In America, everything’s possible. In Europe, almost everything.
U.S. telecommunications group AT&T helped the country's National Security Agency to spy on the United Nations, according to a New York Times report based on newly-disclosed documents from former NSA contractor Edward Snowden.
But in Europe, too, authorities are empowered to listen in on their citizens’ phone calls or read their e-mails.
In Germany, the so-called G-10 law curtails the right to private telecommunications enshrined in Article 10 of the Basic Law, Germany’s constitution. That means that a phone company is obliged to allow certain agencies to monitor and record communications. Those agencies are the foreign intelligence service, the domestic intelligence service and the military intelligence service.
Based on this law, data on German nationals were allegedly passed on to the NSA, according to allegations being investigated by a committee of the Bundestag, the lower house of parliament.
According to research by broadcasters Westdeutscher Rundfunk, Norddeutscher Rundfunk and the newspaper Süddeutsche Zeitung, the foreign intelligence service - the Bundesnachrichtendienst, or BND - collected data on foreign citizens at the world’s biggest Internet exchange point, the German Commercial Internet Exchange (DE-CIX) in Frankfurt, and passed the information on to the NSA.
But it wasn’t technically possible to separate data on German citizens from that of foreign nationals, so some German data was passed on as well. Allegedly, the Americans didn’t just use the information to fight terrorism but also to conduct targeted espionage of European companies including European Aeronautic Defence and Space Company (EADS), the maker of Airbus planes which was reorganized and named Airbus Group last year.
Deutsche Telekom, one of Europe’s largest telecoms firms, allegedly passed on data and gave the BND access to its servers in return for a small payment. The company said it was obliged to cooperate and had adhered to the letter of the law.
The revelations could damage AT&T’s business. The group has many foreign customers who attach a lot of importance to the security of their communications.
In France, the General Directorate for External Security, France’s external intelligence agency, is reported to have had access to all data from telecoms company Orange and to have shared it with the Government Communications Headquarters (GCHQ), the British equivalent of the NSA.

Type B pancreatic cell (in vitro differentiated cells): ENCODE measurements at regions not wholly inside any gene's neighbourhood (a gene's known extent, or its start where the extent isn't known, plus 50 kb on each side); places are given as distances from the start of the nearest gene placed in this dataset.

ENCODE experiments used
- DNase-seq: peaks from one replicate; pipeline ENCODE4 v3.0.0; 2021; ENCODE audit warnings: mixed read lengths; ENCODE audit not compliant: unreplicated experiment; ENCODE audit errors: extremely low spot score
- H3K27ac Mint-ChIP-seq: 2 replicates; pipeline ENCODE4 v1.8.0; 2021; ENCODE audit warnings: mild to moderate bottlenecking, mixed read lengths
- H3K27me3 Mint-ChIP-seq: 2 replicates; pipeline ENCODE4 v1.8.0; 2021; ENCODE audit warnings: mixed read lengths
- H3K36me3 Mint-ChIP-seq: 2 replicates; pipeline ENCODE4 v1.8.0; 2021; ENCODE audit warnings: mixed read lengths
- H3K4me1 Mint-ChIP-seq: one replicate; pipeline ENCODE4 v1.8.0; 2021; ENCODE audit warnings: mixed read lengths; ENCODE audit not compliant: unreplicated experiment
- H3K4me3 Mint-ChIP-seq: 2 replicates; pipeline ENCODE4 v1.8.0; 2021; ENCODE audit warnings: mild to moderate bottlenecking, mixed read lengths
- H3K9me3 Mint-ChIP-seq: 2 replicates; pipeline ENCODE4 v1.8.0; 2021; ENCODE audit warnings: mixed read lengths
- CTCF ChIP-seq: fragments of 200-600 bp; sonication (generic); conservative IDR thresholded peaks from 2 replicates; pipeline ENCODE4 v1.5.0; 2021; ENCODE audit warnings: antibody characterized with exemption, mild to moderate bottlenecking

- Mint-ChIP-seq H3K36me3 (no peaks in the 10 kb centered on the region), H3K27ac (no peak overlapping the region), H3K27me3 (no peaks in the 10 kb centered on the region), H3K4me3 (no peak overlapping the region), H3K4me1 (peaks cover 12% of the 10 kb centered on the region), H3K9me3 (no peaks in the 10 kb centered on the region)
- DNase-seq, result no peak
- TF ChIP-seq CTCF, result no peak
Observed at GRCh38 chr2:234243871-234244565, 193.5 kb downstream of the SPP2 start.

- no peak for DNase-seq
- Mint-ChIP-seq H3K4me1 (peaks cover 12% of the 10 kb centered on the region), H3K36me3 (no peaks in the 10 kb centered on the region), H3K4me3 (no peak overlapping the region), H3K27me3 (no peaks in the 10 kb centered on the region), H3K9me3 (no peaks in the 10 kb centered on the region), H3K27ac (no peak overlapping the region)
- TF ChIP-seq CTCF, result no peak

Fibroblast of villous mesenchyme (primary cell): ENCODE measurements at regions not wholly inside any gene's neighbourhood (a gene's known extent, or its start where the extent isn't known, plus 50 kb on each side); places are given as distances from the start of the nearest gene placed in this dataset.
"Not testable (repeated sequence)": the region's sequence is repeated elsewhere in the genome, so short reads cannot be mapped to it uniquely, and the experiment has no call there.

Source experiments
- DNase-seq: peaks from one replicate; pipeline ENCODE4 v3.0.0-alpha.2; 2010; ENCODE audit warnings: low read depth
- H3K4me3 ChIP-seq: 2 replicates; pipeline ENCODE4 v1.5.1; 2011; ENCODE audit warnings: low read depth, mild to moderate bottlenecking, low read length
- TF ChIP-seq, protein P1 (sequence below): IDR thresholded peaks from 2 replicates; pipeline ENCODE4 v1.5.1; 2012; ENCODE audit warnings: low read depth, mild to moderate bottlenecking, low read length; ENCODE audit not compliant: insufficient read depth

In Britain, Vodafone subsidiary Cable & Wireless allegedly gave GCHQ access to its undersea cables.
Britain’s intelligence service cooperates closely with the NSA as part of the “Five Eyes Alliance” between the U.S., Britain, Australia, Canada and New Zealand.
But intelligence agencies evidently find ways to access data illegally as well. Belgian telecoms operator, Belgacom, for example, was hacked. Its clients include the European Union Commission, the European Council and the European Parliament. Security experts allege that Britain’s GCHQ was the culprit.
Mr. Snowden’s revelations have uncovered a number of cases in which U.S. companies cooperated with the NSA. What makes the AT&T case special is its apparent eagerness to supply data.
One NSA document praised AT&T’s "extreme willingness to help" the NSA’s spying efforts.
According to the New York Times, which cited the NSA documents, AT&T provided extensive help to the NSA in conducting surveillance on huge volumes of Internet traffic passing through the United States.
The newspaper also reported that the company gave technical help to the NSA in carrying out a secret court order allowing wiretapping of all Internet communications at the headquarters of the United Nations, an AT&T customer.
The revelations could damage AT&T’s business. Most of its U.S. customers appear unfazed by the revelations, but the group has many foreign customers who attach a lot of importance to the security of their communications.
Business customers account for well over half its annual revenue of close to $133 billion. They include almost every company in the U.S. but also 80 percent of the top 30 German companies listed in the DAX share index, including automakers BMW and Volkswagen.
A few weeks ago VW’s luxury subsidiary Audi announced that AT&T will equip all its U.S. cars with the fast, mobile Internet standard LTE. According to a press release from 2013, AT&T runs the communications network for BMW at its headquarters in Munich as well as for its regional headquarters in Argentina, Canada, Mexico and Panama and for BMW’s sites in the U.S.
Audi and BMW declined to provide immediate comment.
AT&T is likely to have a tough time explaining its intelligence cooperation, especially to international clients. It’s not the only company that had to pass on private data to the NSA. But others at least put up a fight. AT&T, by all accounts, was submissive.
Thomas Jahn is Handelsblatt's New York correspondent, Ina Karabasz is an editor with Handelsblatt Live, Christof Kerkmann covers the technology sector for the paper. To contact the authors: [email protected], [email protected], [email protected].